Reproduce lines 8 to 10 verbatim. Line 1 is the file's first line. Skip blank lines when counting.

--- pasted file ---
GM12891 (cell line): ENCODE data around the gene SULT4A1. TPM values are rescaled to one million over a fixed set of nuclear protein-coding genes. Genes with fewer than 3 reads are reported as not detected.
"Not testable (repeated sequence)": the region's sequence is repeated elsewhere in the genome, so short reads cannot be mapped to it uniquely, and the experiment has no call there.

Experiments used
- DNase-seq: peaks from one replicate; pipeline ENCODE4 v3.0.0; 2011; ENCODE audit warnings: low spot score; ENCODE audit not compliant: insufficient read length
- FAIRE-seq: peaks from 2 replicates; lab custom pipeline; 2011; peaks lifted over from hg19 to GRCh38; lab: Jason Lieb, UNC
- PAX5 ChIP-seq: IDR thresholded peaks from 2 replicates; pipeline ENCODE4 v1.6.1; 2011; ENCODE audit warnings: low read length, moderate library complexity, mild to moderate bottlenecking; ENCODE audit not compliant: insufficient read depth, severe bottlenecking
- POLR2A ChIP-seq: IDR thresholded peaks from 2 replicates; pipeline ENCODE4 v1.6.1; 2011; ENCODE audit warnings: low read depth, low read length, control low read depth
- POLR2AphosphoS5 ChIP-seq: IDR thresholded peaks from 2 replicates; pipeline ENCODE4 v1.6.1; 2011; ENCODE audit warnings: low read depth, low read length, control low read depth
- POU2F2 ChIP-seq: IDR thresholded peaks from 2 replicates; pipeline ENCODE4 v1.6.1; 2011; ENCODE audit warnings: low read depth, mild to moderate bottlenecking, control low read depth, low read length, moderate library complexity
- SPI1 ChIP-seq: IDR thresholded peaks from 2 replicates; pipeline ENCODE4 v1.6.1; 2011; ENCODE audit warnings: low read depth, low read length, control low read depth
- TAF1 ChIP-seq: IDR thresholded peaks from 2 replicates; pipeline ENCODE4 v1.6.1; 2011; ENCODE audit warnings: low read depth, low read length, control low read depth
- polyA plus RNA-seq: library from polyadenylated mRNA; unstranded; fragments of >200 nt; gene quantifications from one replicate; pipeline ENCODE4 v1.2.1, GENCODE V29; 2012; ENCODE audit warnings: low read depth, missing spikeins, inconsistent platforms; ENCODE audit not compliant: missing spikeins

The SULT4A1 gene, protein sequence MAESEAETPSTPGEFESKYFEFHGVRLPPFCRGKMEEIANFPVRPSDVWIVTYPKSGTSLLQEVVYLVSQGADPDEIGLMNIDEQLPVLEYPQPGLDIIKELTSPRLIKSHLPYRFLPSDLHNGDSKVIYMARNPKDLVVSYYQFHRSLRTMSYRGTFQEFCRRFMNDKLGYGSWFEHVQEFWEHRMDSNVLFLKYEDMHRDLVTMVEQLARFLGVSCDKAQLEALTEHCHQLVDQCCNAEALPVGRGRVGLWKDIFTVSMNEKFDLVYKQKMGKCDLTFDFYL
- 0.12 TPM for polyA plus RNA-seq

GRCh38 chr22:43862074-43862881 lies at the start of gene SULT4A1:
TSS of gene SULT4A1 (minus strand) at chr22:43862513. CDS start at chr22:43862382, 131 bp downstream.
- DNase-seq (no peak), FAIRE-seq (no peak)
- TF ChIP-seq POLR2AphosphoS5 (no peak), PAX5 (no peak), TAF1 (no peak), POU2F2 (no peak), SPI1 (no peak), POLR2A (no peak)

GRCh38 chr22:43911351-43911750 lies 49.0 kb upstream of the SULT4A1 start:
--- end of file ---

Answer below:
- POLR2AphosphoS5 ChIP-seq: IDR thresholded peaks from 2 replicates; pipeline ENCODE4 v1.6.1; 2011; ENCODE audit warnings: low read depth, low read length, control low read depth
- POU2F2 ChIP-seq: IDR thresholded peaks from 2 replicates; pipeline ENCODE4 v1.6.1; 2011; ENCODE audit warnings: low read depth, mild to moderate bottlenecking, control low read depth, low read length, moderate library complexity
- SPI1 ChIP-seq: IDR thresholded peaks from 2 replicates; pipeline ENCODE4 v1.6.1; 2011; ENCODE audit warnings: low read depth, low read length, control low read depth